Sometimes God gives us good gifts in unexpected ways. This is one of those times.
As a culture we have been busy and stressed, running from one thing to the next without a break. We have gotten used to a high stock market and a low level of discourse. We have been obsessed with sports and entertainment, and we have grown accustomed to constant sniping, bickering, and disunity in Washington, D. C. We have even taken for granted the ability to go to church, treating it the way a consumer purchases a product or selects a restaurant in which to dine.
This week, suddenly we have to stop. It’s as if God is saying, “Everybody take five.” Stop taking your health, money, food, school, job, and church for granted. Quit majoring in minor things. Remember what’s really important. Stop being too busy to pray. Quit overlooking the elderly, the sick, and the isolated. And yes, you can even quit going to school and church for a while (or at least change the way you’ve been doing them). For a bit of time yet to be determined, just stop.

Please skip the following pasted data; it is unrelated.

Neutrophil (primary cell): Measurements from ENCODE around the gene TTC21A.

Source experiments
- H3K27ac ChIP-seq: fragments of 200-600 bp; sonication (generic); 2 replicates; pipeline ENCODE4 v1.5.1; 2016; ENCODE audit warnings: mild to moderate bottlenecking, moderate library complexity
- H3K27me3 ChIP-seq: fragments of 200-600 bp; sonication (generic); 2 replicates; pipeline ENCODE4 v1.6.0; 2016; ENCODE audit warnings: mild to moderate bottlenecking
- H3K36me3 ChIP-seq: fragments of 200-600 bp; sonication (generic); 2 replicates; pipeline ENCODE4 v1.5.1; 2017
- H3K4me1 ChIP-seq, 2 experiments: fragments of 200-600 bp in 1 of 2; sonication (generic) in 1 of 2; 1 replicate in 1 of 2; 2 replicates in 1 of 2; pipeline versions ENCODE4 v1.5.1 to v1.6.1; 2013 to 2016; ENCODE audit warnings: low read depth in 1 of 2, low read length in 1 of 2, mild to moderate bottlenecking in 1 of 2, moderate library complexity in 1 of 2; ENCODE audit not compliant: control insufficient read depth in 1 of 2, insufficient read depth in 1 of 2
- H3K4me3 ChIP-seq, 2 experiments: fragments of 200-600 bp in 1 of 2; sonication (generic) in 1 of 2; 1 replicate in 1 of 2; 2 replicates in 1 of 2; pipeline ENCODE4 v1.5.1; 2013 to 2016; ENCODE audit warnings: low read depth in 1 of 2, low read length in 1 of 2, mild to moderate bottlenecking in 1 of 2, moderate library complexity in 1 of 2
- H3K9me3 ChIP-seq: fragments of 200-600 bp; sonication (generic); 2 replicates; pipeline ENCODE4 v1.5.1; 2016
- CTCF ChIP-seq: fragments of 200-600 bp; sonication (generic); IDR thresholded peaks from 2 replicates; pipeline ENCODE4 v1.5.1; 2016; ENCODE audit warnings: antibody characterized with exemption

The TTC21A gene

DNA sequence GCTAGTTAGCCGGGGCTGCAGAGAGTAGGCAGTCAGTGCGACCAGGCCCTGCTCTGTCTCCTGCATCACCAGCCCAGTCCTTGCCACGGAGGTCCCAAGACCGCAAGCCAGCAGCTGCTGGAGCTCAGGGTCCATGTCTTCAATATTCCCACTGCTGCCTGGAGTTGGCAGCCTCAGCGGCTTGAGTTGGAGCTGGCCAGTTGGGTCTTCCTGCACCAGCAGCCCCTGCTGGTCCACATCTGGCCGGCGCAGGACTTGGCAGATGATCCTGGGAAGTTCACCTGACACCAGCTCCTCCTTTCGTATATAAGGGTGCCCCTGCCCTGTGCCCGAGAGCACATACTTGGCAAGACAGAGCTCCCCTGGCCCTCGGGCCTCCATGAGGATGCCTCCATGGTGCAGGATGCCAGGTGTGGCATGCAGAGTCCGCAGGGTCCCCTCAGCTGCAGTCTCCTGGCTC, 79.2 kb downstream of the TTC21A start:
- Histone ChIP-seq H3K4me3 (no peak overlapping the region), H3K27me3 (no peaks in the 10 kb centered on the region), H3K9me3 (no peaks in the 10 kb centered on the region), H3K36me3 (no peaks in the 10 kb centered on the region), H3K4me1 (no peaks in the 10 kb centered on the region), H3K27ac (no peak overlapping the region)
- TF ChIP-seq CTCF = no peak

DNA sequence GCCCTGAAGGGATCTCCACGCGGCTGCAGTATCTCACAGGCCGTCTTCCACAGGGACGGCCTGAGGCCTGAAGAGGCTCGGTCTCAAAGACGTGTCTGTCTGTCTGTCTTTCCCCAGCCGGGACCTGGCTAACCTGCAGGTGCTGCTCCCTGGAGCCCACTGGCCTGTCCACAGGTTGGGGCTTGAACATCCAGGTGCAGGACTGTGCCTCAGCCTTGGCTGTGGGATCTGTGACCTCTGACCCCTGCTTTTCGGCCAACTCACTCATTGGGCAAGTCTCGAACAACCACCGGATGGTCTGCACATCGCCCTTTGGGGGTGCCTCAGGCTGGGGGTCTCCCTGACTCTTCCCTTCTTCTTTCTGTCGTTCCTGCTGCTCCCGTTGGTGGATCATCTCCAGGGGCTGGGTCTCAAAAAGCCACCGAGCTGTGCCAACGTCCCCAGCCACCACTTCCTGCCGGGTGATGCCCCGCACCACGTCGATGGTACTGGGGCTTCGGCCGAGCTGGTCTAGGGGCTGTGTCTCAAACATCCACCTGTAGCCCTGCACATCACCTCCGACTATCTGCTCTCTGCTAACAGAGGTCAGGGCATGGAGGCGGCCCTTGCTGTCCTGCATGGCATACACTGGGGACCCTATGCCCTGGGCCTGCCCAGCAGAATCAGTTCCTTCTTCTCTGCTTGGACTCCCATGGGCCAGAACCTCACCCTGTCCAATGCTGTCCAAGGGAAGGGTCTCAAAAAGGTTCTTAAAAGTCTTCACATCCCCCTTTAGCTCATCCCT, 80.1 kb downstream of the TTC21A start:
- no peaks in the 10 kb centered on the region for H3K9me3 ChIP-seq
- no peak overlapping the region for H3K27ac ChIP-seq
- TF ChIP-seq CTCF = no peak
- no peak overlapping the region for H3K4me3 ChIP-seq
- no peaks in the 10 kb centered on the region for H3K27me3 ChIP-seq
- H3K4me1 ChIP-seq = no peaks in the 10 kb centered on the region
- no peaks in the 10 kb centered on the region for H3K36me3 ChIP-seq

God built sabbath rest into his law, not to burden us but to bless us. “The sabbath was made for man,” Jesus said (Mark 2:27). God knows we need a break now and then—a time to “take five,” rest, recuperate, and recalibrate our souls. But in typical fashion, as if we know better than the Creator, we humans rush right over the God-given speed bumps and keep going until our spiritual fuel tanks are empty and our bodies are ready to crash. God told the ancient Israelites to let their land rest every seventh year, but they ignored his instructions and kept farming the land year after year without a break. In time the Lord allowed the Babylonians to carry the Jewish people into exile, and in that way the “land enjoyed its sabbath rests; all the time of its desolation it rested” (2 Chronicles 36:21).
So during these unprecedented days, let’s “take five.” Find new ways to rest, worship, pray, and serve.
And let’s also “give five.” Throughout the day, take five minutes here and there to serve someone else. Phone a shut-in. Write an encouraging note. Text a friend. Talk and play with your children. Check on a neighbor who lives alone. Stop and pray for someone who’s lonely. Reach out to a missionary or a soldier stationed overseas.
This is a time to “take five,” but as Jesus reminded us, “It is more blessed to give than to receive” (Acts 20:35). “Social distancing” doesn’t have to mean relational distancing. This is a great time for Christ-followers to serve a world in turmoil. Let’s make the most of every opportunity. Let’s be living examples of God’s calming peace and his unselfish love. It’s time to take five—and give five, too.